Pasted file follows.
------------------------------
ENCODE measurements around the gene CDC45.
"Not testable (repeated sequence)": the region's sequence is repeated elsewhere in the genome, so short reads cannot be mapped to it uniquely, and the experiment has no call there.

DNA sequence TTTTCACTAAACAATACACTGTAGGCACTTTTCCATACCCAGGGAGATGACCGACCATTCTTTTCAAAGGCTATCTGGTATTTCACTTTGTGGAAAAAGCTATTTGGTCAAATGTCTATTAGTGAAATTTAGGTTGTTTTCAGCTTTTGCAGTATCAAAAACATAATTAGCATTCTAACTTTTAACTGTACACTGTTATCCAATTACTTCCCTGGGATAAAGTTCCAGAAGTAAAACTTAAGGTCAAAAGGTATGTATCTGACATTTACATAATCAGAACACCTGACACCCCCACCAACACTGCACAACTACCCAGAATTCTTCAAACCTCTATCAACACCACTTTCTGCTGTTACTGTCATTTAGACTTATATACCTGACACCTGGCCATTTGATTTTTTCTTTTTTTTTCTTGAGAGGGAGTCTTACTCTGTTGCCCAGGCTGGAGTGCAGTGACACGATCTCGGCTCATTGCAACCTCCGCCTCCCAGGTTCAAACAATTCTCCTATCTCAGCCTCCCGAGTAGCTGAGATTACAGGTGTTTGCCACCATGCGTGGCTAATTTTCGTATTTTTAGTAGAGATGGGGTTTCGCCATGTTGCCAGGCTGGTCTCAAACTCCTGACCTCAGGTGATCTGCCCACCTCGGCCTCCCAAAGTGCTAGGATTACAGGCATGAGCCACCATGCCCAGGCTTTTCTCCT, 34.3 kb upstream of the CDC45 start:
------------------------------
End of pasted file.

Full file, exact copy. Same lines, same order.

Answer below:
ENCODE measurements around the gene CDC45.
"Not testable (repeated sequence)": the region's sequence is repeated elsewhere in the genome, so short reads cannot be mapped to it uniquely, and the experiment has no call there.

DNA sequence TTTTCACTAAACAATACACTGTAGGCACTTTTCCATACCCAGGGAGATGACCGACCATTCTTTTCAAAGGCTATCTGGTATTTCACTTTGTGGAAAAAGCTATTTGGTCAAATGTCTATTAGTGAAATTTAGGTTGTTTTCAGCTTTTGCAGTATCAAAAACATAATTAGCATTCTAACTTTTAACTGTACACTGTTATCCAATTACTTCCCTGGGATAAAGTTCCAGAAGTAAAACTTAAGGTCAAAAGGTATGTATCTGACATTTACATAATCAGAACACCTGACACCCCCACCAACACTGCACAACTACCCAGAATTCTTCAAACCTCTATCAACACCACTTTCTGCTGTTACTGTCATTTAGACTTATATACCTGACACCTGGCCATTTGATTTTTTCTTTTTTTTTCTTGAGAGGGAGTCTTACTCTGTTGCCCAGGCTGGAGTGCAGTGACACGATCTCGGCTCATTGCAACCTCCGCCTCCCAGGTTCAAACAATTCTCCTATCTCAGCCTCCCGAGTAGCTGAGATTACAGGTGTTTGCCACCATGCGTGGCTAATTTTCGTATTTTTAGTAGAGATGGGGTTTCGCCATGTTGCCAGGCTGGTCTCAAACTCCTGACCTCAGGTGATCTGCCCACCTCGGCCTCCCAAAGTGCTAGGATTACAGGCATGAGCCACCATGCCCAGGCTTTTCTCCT, 34.3 kb upstream of the CDC45 start: